Singer Nora Dean was one of reggae’s greatest mysteries including her birth year which some sources quote as 1952. She recorded solo and as a member of The Ebony Sisters, The Soul Sisters and The Soulettes. She did backing vocals on recordings by Jimmy Cliff. Although she was not a prolific artist (especially by reggae standards), a number of her songs are very fondly remembered by fans of Jamaican music as true reggae classics. No interviews with her have ever been published. Photos seemed to be non-existent.
In “Barbwire”, her most famous song she plays babyishly naïve about a man’s advances. It is set to the classic The Techniques "You Don't Care" riddim. She once remembered that she worked four hours voicing the track, though in the end, they went back to the first take. She was paid 30 pounds over 9 months for this song, that has sold at least 13 million copies worldwide. This is a situation that is known all too well by Jamaican recording artists.
In “Mojo Girl”, she is serenely in full control. She lays down the law to her man, threatening him with black magic reprisals. In “Wreck A Buddy”, she is in desperate carnal need, with explicit lyrics to the melody of “Little Drummer Boy”. In “The Same Thing You Gave To Daddy”, she is in a battle of wills with her little boy, who won't go to sleep until he gets what Nora gave his daddy the night before. “Oh, no, no, no”, indeed! And in “Ay Ay Ay”, the music is deconstructed from reggae to a drone. Narrative is abandoned in favor of free association, and words become invocations that are supplemented with kisses, bird cries and groans of pure ecstasy. In some cases, as a young girl she was pressured by producers to act outside of her character. (She was only about 15 when she started recording.) And at least one scandalous song, a cover of the mento song "Night Food", Nora insisted she did not record. She was upset that her name was affixed to a song she found so repugnant.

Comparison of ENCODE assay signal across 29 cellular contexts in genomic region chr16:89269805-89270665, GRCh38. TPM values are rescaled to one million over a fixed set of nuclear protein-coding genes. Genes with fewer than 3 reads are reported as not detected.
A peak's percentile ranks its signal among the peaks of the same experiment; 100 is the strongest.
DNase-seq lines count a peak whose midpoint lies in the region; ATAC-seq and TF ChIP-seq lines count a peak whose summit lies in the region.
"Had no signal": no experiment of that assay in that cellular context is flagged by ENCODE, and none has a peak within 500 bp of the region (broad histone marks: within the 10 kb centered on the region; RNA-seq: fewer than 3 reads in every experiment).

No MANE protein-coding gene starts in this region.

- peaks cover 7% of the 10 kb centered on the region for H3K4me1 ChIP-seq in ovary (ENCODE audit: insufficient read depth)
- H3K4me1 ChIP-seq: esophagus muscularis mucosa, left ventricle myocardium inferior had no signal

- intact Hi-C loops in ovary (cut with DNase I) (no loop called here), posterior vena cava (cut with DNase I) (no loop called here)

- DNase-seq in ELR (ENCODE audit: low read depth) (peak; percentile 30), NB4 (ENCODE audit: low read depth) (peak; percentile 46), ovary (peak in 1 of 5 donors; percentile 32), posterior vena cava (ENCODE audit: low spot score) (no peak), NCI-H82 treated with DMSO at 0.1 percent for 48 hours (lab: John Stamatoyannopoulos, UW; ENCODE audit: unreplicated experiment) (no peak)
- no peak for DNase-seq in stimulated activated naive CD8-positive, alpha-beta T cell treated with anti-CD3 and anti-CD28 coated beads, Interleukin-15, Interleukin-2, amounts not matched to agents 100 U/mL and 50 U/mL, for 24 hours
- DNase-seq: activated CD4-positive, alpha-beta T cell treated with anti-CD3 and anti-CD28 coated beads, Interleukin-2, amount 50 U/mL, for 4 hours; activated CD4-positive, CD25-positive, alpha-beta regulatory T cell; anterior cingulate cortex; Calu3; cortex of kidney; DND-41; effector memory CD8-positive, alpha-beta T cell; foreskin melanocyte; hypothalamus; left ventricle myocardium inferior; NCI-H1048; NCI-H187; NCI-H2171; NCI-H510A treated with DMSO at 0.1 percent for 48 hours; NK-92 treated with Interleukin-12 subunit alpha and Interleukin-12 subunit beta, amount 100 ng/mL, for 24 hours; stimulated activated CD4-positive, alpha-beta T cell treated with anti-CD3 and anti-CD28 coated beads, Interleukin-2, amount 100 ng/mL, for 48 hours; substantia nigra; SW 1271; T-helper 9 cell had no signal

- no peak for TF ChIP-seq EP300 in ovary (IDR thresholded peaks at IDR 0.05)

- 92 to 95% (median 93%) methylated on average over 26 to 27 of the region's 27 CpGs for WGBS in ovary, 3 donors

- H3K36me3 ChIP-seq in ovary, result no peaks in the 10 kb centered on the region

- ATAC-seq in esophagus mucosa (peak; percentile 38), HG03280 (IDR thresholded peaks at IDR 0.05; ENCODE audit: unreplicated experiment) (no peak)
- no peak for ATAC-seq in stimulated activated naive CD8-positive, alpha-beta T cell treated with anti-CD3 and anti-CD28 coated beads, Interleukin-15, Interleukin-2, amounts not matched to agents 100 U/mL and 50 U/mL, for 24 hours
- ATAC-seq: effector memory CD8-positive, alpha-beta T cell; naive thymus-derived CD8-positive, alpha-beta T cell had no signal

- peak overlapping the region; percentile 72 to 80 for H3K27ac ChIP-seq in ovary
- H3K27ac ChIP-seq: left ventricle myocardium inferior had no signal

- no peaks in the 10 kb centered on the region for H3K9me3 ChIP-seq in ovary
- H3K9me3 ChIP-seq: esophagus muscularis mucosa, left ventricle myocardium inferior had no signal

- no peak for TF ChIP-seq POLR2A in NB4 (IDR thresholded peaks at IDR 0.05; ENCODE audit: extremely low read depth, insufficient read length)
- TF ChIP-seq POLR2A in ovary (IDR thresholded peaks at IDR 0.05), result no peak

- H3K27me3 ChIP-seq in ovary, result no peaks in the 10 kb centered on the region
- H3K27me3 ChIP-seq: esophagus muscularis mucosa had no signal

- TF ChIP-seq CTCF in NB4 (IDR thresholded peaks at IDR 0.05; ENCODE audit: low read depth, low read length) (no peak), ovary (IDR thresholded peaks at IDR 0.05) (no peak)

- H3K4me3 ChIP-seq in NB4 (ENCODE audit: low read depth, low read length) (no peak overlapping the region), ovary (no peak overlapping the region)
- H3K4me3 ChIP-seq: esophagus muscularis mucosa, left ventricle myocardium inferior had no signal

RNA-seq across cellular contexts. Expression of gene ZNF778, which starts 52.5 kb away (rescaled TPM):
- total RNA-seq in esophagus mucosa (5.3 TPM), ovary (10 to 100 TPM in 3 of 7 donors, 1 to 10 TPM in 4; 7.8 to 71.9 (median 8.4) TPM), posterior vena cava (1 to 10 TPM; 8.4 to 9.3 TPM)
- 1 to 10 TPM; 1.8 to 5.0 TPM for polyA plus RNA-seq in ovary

Nora Dean moved to New York City in 1976 and married a man also of Jamaican origin. She joined the Times Square Church, where she sang in the choir. A serious and protracted illness lead her to realize the power of prayer, and she was born again in 1981. She released a few gospel CD's, some solo, some with a choir. She continued to perform live at gospel shows with other former secular reggae stars, such as Hopeton Lewis and Owen Gray. She moved to Connecticut in 2010.